South Asia Should Make Concrete Plan, says Nepal Judge


I think the time has come for us to break the narrow domestic wall, says Justice Mohan

Air Pollution: South Asia Should Make Concrete Plan, says Nepal Judge

Air pollution concerns of the South Asian nations are aggravating over the period and it’s time for a collective action, says Nepal Supreme Court Judge Anand Mohan.

Addressing the Global Law Conference in Chandigarh University, Justice Mohan said rising pollution levels in New Delhi has caused concerns if the same would spread to Nepal, especially Kathmandu.

“The threat was diffused when the department of meteorology stated that the mountains should prevent it, but others of different opinion said, it actually depends on the direction that the winds take and their intensity,” Mohan said in a statement.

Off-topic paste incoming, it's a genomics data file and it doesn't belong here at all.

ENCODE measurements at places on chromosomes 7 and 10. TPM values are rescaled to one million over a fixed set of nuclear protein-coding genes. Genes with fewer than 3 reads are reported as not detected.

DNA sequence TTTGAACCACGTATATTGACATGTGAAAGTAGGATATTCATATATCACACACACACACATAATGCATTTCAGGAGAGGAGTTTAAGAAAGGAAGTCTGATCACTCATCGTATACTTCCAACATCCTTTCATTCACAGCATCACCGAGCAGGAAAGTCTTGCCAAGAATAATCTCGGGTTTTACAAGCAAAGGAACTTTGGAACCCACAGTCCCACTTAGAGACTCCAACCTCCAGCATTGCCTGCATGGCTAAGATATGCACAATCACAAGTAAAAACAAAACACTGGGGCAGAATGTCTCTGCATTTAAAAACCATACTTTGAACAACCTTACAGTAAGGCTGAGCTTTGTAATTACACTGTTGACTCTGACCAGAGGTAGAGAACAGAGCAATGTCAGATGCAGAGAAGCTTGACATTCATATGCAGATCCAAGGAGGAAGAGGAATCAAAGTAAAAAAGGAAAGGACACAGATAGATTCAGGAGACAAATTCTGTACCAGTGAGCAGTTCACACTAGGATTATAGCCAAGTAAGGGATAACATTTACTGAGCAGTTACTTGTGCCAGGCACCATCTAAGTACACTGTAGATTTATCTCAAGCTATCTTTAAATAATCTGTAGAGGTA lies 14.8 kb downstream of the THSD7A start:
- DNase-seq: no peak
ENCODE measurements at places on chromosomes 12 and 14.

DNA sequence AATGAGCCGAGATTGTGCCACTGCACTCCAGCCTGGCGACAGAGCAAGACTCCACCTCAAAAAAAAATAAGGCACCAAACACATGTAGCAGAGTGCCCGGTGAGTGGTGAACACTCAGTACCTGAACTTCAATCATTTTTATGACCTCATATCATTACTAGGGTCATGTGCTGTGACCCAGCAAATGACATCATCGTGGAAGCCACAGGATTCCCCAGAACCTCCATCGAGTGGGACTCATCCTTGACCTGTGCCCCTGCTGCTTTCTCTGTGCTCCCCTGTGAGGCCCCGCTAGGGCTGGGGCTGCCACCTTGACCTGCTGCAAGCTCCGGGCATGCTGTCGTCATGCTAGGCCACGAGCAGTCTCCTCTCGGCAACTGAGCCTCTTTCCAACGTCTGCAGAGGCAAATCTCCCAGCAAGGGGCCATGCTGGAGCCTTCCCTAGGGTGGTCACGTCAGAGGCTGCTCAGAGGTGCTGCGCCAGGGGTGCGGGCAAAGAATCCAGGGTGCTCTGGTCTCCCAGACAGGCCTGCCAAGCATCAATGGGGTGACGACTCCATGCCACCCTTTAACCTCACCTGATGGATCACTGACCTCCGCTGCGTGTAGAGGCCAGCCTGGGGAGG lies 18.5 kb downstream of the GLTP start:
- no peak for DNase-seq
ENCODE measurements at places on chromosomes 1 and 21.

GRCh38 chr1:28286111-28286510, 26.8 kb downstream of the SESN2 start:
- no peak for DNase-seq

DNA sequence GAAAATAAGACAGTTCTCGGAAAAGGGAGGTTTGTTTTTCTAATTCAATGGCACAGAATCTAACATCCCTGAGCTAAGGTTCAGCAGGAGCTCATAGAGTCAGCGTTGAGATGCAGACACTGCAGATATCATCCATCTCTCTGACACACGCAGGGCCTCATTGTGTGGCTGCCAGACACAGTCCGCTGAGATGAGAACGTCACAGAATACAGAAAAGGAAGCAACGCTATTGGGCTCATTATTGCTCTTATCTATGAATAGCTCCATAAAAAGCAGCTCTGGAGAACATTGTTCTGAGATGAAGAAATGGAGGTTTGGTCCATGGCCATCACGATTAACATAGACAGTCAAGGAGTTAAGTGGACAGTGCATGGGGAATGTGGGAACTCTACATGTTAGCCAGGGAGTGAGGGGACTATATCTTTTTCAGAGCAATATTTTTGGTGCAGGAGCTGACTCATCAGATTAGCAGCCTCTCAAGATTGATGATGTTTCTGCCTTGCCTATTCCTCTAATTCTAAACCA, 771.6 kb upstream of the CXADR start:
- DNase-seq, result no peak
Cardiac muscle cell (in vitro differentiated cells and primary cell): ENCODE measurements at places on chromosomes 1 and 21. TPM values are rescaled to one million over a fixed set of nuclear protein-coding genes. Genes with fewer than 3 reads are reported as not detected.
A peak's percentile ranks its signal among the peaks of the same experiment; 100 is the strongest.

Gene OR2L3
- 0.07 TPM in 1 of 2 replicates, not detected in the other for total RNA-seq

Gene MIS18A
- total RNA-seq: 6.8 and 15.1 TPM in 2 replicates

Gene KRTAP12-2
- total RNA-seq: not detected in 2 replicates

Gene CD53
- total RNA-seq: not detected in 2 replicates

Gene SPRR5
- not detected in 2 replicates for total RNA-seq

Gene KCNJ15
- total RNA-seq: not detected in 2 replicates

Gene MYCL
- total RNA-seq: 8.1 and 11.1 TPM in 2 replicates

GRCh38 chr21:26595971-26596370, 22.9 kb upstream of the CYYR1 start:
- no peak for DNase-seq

Nepal Supreme Court Judge Anand Mohan

Speaking on the regional scenario, Mohan said Nepal is currently operating without any thermal power. Whereas, Indian Punjab High Court Judge Ajay Tewari said India is far from that and has 70% dependence on coal for power generation.

“South Asia has the darkest spots of air pollution and air quality in cities in India, Nepal, Pakistan and Bangladesh is lower than WHO standards,” says Mohan, urging South Asian nations to come together for a concrete action plan.

He said Nepal has been facing severe air pollution since years and it has worsened in the last couple of years.

“Last week when air quality caused a panic there was concern in Kathmandu as to whether the polluted air from Delhi would flow over to Nepal,” he added, citing intensity of the scenario.

Addressing the large gathering of national and international delegates, Justice Mohan said the Nepal Supreme Court had made many decisions pertaining to environmental degradation.

“However, it is a matter of concern that those orders are not making any impact on the ground. I think the time has come for us to break the narrow domestic wall and enforce partnership in the neighborhood for sustained and long-term action,” he suggested.

“The judiciary or government cannot do it by themselves without public participation,” says Tewari.

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